But what I wanted that painting to be stayed with me, to the extent many years later, probably around 2008, I painted the image again. I was back in my artistic groove by then. The second version, depicted above, captures the eeriness I was after all along.
But what about the first version, which I did display in one art show before it was put safely out of sight?
Here it is, in all its dubious glory:
Richard Bledsoe “The Ghost of Slumber Mountain” oil on wood panel 36″ x 30″
Version One circa 2004-2005
Ugh. I can only put this out there because it is so securely in the past. I have to say, out of all my bad paintings from the time, this is one of the better ones. Even now, I like the body of the creature quite a bit, and the rocks and trees of the skyline. But overall, a swing and a miss.
Seeing this made me feel maybe I should revisit some of the other works I failed to execute the first time round. There are still visions there that deserve to be manifested.
“It is the Stuckist’s duty to explore his/her neurosis and innocence through the making of paintings and displaying them in public, thereby enriching society by giving shared form to individual experience and an individual form to shared experience.”
“I had to learn to do everything because I couldn’t find another kindred soul. Now you see eighty people listed doing the same things I was doing by myself.”
A New Yorker article written after stop motion animation master Ray Harryhausen passed away in 2013 has some some hits and misses. Harryhausen and the Expressively Imperfect World by Adam Gopnik captures something of the mystery, but is a little too pat in its Postmodern self regard.
Where the article goes awry is the typical “Of course I know how he did that” smugness and detachment that is the curse of the contemporary academic mind:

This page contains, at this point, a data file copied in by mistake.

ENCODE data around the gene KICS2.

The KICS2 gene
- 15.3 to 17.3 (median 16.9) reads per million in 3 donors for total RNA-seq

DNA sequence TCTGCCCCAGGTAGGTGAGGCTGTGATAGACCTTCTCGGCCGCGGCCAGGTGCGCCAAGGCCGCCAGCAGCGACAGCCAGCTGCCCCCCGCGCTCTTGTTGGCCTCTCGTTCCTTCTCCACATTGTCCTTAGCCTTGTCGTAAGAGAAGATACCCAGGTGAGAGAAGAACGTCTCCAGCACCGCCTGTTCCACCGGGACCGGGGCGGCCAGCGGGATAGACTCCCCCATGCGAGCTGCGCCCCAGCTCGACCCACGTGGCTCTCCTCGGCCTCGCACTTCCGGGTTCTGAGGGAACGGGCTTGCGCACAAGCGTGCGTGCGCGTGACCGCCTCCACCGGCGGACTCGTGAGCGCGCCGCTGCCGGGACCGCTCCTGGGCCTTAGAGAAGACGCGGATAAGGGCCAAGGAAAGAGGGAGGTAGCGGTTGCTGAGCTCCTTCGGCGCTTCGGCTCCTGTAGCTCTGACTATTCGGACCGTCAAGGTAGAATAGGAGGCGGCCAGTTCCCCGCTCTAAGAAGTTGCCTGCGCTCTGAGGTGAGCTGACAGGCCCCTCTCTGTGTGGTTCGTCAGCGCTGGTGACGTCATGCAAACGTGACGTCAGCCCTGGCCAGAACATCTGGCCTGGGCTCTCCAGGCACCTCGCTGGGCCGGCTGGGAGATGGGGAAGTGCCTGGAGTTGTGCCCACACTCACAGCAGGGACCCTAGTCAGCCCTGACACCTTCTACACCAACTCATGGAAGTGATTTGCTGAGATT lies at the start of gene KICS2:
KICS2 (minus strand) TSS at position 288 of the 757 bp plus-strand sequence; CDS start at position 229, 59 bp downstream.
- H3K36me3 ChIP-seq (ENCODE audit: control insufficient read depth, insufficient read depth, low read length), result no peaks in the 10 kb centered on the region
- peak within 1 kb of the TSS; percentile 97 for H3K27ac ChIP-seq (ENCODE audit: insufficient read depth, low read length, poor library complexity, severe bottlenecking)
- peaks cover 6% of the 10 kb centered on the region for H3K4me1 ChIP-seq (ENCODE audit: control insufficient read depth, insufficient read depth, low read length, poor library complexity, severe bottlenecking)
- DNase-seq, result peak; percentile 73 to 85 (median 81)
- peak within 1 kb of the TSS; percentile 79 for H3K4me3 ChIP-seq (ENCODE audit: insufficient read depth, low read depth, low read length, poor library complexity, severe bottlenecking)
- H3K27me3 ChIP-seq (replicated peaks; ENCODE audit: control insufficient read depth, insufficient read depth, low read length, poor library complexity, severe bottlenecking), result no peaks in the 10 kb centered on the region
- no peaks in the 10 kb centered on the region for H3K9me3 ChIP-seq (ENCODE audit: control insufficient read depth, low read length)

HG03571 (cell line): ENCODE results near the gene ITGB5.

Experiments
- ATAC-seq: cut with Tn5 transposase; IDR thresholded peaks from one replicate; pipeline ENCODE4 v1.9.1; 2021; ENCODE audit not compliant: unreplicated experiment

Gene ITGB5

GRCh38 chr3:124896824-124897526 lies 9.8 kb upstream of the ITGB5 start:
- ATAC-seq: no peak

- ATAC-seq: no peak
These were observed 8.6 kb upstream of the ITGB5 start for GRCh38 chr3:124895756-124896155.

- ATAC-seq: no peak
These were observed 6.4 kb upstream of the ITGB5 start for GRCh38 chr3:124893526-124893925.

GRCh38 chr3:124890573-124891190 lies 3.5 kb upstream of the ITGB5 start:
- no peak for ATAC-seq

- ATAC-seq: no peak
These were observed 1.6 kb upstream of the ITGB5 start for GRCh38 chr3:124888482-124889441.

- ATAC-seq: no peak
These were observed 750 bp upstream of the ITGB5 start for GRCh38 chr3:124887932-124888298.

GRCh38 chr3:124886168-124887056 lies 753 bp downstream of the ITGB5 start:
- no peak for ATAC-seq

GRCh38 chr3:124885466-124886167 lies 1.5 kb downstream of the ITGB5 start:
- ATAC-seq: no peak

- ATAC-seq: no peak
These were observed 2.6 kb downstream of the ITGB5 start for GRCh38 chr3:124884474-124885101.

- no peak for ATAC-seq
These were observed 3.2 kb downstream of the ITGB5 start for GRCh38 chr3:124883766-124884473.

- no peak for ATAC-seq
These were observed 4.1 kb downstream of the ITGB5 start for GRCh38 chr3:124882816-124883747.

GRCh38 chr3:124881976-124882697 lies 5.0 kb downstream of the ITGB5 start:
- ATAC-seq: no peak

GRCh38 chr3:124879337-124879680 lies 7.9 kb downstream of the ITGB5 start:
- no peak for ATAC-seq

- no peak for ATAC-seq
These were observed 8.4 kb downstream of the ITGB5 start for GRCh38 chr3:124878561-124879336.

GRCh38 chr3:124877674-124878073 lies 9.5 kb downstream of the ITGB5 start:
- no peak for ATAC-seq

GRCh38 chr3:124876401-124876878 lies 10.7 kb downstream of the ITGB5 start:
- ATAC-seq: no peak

“Though who—at least among those who saw her at an impressionable age—can forget the snake woman who emerges, Play-Doh body writhing serpentinely, before the Sultan’s court—and is met by carefully directed gazes of awe and wonder and cries of ‘Allah, be praised!’ on the part of extras who are, rather obviously, looking at nothing.”
Gopnik undermines the nostalgic awe by pointing out that of course HE knows that it’s just a campy movie and that a sense of wonder is just kids stuff. It wouldn’t be so annoying if he and his ilk didn’t live their entire lives that way, and insist on telling the rest of us about it constantly.
People like that think picking apart the presentation is the fun part; not to better appreciate the artistry, but to try to out-analyze someone who is actually accomplishing something. That sort of thing is only fun for deconstructive wankers who assume others are impressed when they whip out their tiny little pride.
But the heart of the article gets it right in the following quote:
“For, deeper still, in some primal part of us, there is always a vital role for the not-too-perfect in our pleasures. Imperfection is essential to art. In music, the vibrato we love involves not quite landing directly on the note; the rubato singers cultivate involves not quite keeping to the beat. What really moves us in art may be what really moves us in “The 7th Voyage of Sinbad”: the vital sign of a human hand, in all its broken and just-unsteady grace, manipulating its keys, or puppets, and our minds. Expressiveness is imperfection, and Harryhausen’s monsters and ghouls are expressively imperfect. ‘I don’t think you want to make it quite real. Stop-motion, to me, gives that added value of a dream world,’ he [Harryhausen] once said, wisely, himself.”
Wisdom is in short supply in our intellectuals, so that is a welcome admission.
I never approached his movies with the clinical awareness of how-did-he-do-that while watching them; I just embraced the poetry of the moment. In any great art, there is level of fascination that defies verbal explanation and rational analysis.
Later, when I pondered armatures, miniature sets, and incredible patient craftsmanship, it wasn’t doubt that was intriguing, it was the power of the achievement.
Gopnik does acknowledge this as well, though he seems leery of being so lowbrow to actually admit he enjoyed something: “…we appreciate them poetically, not for what they did given what they didn’t have, but for what they did with what they did have. We genuinely like them more than things we know are better at doing what they seemed to set out to do.”
A description of painting in the Stuckist Manifesto captures what Harryhausen accomplished in his animated films: ” Painting is mysterious. It creates worlds within worlds, giving access to the unseen psychological realities that we inhabit. The results are radically different from the materials employed…”
As Ray Harryhausen was an innovator, visionary and solitary creative genius who made art for the people, I nominate him as an honorary Remodernist.